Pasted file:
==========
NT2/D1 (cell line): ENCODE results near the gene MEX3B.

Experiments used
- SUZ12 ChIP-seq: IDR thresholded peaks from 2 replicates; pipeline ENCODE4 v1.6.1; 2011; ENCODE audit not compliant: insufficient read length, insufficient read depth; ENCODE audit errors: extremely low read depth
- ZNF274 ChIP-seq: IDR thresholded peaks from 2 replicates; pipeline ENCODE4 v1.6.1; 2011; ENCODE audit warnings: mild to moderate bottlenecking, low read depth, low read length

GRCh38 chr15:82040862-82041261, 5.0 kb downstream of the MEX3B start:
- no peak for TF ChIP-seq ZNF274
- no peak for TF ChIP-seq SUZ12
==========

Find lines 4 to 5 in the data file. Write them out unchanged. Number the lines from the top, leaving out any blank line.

- ZNF274 ChIP-seq: IDR thresholded peaks from 2 replicates; pipeline ENCODE4 v1.6.1; 2011; ENCODE audit warnings: mild to moderate bottlenecking, low read depth, low read length

GRCh38 chr15:82040862-82041261, 5.0 kb downstream of the MEX3B start: